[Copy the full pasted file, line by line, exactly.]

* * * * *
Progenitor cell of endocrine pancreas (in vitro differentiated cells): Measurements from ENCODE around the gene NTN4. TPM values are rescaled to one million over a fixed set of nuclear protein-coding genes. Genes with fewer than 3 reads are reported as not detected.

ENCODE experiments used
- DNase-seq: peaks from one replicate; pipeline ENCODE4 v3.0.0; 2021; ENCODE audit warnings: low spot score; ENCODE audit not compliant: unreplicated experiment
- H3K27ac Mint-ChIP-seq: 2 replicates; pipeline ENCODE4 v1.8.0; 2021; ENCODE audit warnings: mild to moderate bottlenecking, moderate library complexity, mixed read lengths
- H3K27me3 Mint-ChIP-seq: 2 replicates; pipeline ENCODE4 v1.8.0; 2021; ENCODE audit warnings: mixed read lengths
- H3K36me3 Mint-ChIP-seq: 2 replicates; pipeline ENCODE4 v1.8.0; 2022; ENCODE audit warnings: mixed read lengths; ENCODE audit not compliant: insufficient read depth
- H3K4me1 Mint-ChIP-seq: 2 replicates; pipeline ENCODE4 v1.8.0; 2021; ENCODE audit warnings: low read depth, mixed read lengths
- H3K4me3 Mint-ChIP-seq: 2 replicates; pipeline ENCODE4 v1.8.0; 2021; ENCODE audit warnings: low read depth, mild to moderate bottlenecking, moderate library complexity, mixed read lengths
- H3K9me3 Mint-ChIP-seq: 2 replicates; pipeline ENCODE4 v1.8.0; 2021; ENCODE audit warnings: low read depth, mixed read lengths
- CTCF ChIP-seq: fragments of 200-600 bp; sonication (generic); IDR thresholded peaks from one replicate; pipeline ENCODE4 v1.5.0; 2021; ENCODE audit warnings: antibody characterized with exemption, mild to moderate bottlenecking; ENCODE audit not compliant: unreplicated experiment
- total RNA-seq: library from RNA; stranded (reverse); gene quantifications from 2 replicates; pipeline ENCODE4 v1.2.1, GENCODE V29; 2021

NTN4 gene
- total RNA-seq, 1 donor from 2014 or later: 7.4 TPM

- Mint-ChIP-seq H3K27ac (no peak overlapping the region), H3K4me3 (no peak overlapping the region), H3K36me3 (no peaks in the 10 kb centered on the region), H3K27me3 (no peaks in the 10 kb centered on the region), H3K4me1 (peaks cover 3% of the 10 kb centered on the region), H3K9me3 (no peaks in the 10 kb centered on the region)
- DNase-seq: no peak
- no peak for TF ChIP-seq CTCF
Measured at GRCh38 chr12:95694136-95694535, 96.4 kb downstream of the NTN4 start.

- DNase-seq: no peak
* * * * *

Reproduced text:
Progenitor cell of endocrine pancreas (in vitro differentiated cells): Measurements from ENCODE around the gene NTN4. TPM values are rescaled to one million over a fixed set of nuclear protein-coding genes. Genes with fewer than 3 reads are reported as not detected.

ENCODE experiments used
- DNase-seq: peaks from one replicate; pipeline ENCODE4 v3.0.0; 2021; ENCODE audit warnings: low spot score; ENCODE audit not compliant: unreplicated experiment
- H3K27ac Mint-ChIP-seq: 2 replicates; pipeline ENCODE4 v1.8.0; 2021; ENCODE audit warnings: mild to moderate bottlenecking, moderate library complexity, mixed read lengths
- H3K27me3 Mint-ChIP-seq: 2 replicates; pipeline ENCODE4 v1.8.0; 2021; ENCODE audit warnings: mixed read lengths
- H3K36me3 Mint-ChIP-seq: 2 replicates; pipeline ENCODE4 v1.8.0; 2022; ENCODE audit warnings: mixed read lengths; ENCODE audit not compliant: insufficient read depth
- H3K4me1 Mint-ChIP-seq: 2 replicates; pipeline ENCODE4 v1.8.0; 2021; ENCODE audit warnings: low read depth, mixed read lengths
- H3K4me3 Mint-ChIP-seq: 2 replicates; pipeline ENCODE4 v1.8.0; 2021; ENCODE audit warnings: low read depth, mild to moderate bottlenecking, moderate library complexity, mixed read lengths
- H3K9me3 Mint-ChIP-seq: 2 replicates; pipeline ENCODE4 v1.8.0; 2021; ENCODE audit warnings: low read depth, mixed read lengths
- CTCF ChIP-seq: fragments of 200-600 bp; sonication (generic); IDR thresholded peaks from one replicate; pipeline ENCODE4 v1.5.0; 2021; ENCODE audit warnings: antibody characterized with exemption, mild to moderate bottlenecking; ENCODE audit not compliant: unreplicated experiment
- total RNA-seq: library from RNA; stranded (reverse); gene quantifications from 2 replicates; pipeline ENCODE4 v1.2.1, GENCODE V29; 2021

NTN4 gene
- total RNA-seq, 1 donor from 2014 or later: 7.4 TPM

- Mint-ChIP-seq H3K27ac (no peak overlapping the region), H3K4me3 (no peak overlapping the region), H3K36me3 (no peaks in the 10 kb centered on the region), H3K27me3 (no peaks in the 10 kb centered on the region), H3K4me1 (peaks cover 3% of the 10 kb centered on the region), H3K9me3 (no peaks in the 10 kb centered on the region)
- DNase-seq: no peak
- no peak for TF ChIP-seq CTCF
Measured at GRCh38 chr12:95694136-95694535, 96.4 kb downstream of the NTN4 start.

- DNase-seq: no peak